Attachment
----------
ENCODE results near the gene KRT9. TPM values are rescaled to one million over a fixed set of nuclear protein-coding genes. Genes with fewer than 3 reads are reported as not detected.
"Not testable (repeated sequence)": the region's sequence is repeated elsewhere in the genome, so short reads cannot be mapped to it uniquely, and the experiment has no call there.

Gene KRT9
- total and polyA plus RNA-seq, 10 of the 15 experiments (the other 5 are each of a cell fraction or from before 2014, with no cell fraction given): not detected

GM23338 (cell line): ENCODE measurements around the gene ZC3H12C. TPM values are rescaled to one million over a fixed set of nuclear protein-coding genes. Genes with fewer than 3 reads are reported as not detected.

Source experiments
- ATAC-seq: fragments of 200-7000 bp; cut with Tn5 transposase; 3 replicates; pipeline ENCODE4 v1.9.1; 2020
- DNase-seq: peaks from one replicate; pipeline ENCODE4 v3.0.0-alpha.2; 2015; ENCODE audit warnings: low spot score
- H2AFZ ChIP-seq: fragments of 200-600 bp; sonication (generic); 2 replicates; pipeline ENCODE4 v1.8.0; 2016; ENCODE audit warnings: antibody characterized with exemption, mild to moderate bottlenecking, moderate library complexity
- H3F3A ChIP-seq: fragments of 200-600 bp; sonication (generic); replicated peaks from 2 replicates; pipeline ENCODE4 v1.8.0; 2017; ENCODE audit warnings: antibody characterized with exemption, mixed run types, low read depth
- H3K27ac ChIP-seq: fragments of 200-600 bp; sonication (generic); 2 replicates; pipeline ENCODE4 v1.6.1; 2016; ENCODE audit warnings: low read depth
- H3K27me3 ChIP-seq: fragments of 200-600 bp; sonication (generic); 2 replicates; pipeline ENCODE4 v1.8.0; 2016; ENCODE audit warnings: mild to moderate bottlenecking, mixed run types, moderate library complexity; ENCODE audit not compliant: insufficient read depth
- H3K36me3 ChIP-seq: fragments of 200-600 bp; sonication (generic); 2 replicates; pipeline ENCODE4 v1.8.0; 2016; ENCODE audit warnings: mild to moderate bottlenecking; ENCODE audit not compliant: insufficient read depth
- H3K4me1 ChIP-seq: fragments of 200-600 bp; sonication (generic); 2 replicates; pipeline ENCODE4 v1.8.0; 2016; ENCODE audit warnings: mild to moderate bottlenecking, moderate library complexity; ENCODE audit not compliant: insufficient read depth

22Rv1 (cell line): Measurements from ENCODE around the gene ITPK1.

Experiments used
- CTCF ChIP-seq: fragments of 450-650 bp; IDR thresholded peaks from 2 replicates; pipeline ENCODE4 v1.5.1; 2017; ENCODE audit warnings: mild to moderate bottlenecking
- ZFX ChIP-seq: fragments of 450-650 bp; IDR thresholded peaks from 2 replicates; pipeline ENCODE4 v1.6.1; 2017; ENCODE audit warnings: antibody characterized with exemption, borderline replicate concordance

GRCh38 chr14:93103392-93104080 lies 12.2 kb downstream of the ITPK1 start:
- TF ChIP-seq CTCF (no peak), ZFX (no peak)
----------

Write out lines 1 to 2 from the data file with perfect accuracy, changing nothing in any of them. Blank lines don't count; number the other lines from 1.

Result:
ENCODE results near the gene KRT9. TPM values are rescaled to one million over a fixed set of nuclear protein-coding genes. Genes with fewer than 3 reads are reported as not detected.
"Not testable (repeated sequence)": the region's sequence is repeated elsewhere in the genome, so short reads cannot be mapped to it uniquely, and the experiment has no call there.